Evacuation, sans Car

I don’t own a car, and yet (to the great surprise of many relatives and family friends) I can pretty much get everywhere I need to without feeling like I’m sacrificing anything. Most of the time I bike, and that is plenty fast and convenient for me (not to mention freeing me up from needing to go to the gym). When I need to get somewhere farther away, I usually combine bus or MAX and bike, which works great, or I’ll take transit the whole way (such as to the airport). When I need to haul something around, or get out of town, Flexcar hooks me up real good. And the thousands I save on not owning a car go straight to my yearly 3-week overseas vacation…so I really don’t feel deprived.

Watching the news coverage of the New Orleans evacuation, though, was sobering. It sure looked like car was the only way to get out of the city. What would we have done? Would we have tried to hitch a ride with a friend? What if we couldn’t find anyone in the chaos? Would we have tried to go to the corner and find a generous stranger? Would we have reserved—or just plain taken—a Flexcar, figuring that we’d have to work it out with the company after the emergency? Or tried to get a rental car? Would transit have been available or reliable?

None of those options seem like the rock-solid emergency plan you want to have in case of an emergency. That got me to thinking about the vehicles we do have—bikes. Could we have evacuated on bikes? Most of the evacuees, at least at first, were going a mere 30 miles away. 30 miles is definitely bikeable, especially with the traffic on the freeways slowed to a crawl or even stopped. Assuming our evacuation distance would be similar, could we have brought what we needed?

We discussed things, and the only things we felt like we really couldn’t leave behind would be our important papers, our laptops, and our two cats. Two cat carriers couldn’t fit in our one trailer, though. Should we get a second trailer just in case? Or would a better solution be to put two cats in one carrier, which does fit in the trailer? Of course, the trailer would be completely full with a cat carrier, plus food, cat food, and water. I suppose if you’re biking, you’d want to bring warm clothes, rain gear, a tent and sleeping bags, because you’re more exposed to the elements, and you might not be able to get far enough in one day. Now we’re talking a decent load…but I still think you could bring that with two people and a trailer, plus panniers and/or backpacks.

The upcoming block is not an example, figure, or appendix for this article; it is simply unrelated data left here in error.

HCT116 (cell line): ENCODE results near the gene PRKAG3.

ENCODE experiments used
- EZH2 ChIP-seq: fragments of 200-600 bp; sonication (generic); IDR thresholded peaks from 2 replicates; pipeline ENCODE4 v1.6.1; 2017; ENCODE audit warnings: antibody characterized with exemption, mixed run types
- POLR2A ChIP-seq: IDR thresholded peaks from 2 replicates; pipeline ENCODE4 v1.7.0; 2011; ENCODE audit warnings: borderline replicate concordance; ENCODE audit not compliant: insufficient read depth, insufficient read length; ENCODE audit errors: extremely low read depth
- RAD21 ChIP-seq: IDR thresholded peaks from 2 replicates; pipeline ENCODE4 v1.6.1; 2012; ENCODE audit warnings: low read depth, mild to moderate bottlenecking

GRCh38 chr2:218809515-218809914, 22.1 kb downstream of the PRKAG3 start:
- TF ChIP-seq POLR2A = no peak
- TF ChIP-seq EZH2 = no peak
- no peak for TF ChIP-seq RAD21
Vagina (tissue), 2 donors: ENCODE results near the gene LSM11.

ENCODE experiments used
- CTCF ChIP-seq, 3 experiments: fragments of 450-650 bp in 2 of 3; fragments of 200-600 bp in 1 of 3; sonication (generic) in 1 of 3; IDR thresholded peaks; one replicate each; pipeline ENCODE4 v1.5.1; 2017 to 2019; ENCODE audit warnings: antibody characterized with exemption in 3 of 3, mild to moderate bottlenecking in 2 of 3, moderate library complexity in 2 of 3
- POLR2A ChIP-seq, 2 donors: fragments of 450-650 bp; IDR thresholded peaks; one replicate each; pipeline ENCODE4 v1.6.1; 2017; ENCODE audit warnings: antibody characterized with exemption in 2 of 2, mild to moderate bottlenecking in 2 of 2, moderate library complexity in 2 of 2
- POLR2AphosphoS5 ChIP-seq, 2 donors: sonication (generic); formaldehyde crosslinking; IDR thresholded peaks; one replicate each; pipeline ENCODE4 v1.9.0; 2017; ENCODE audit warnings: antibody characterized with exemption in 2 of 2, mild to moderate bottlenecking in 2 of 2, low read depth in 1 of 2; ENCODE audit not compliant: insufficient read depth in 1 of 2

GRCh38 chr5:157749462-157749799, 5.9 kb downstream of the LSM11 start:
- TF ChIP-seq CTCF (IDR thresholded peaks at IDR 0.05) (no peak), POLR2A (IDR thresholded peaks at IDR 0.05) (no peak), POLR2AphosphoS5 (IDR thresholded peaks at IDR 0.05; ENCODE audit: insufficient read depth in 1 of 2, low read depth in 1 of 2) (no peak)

So, to conclude, I don’t think it would be impossible to evacuate on bicycles. But, most importantly: just because you could do it, should you? Would it be a bad idea to not have the warmth and relative safety of a car? On the other hand, you wouldn’t have to worry about filling up on gas, so maybe it would be a smarter option.

What do you think? Are there any flaws in my plan? Would you advise against bike evacuation and tell us to find a car at any cost? In case of an emergency, could bike organizations spread the word to car-free people about how to evacuate by bike? How about a giant bike caravan, for safety and shared carrying power?

Hopefully we’ll never have to evacuate…but just in case, I’d like to have a good plan in place.


11 responses to “Evacuation, sans Car”

  1. Jessica, your post prompts a couple of thoughts:

    1) How many cars left New Orleans with empty seats or with seats containing material possesions, rather than people! I heard that some churches had plans for matching non-car-owning members with members with cars. Couldn’t disaster plans create a more widespread mechanism for this at a neighborhood level? I suspect there was plenty of vehicular capacity to evacuate the city if better used.